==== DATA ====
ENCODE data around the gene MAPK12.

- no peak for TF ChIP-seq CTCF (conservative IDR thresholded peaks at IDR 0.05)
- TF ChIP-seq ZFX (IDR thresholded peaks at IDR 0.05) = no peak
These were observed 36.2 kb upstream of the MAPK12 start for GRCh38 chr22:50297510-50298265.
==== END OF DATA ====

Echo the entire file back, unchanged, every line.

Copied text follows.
ENCODE data around the gene MAPK12.

- no peak for TF ChIP-seq CTCF (conservative IDR thresholded peaks at IDR 0.05)
- TF ChIP-seq ZFX (IDR thresholded peaks at IDR 0.05) = no peak
These were observed 36.2 kb upstream of the MAPK12 start for GRCh38 chr22:50297510-50298265.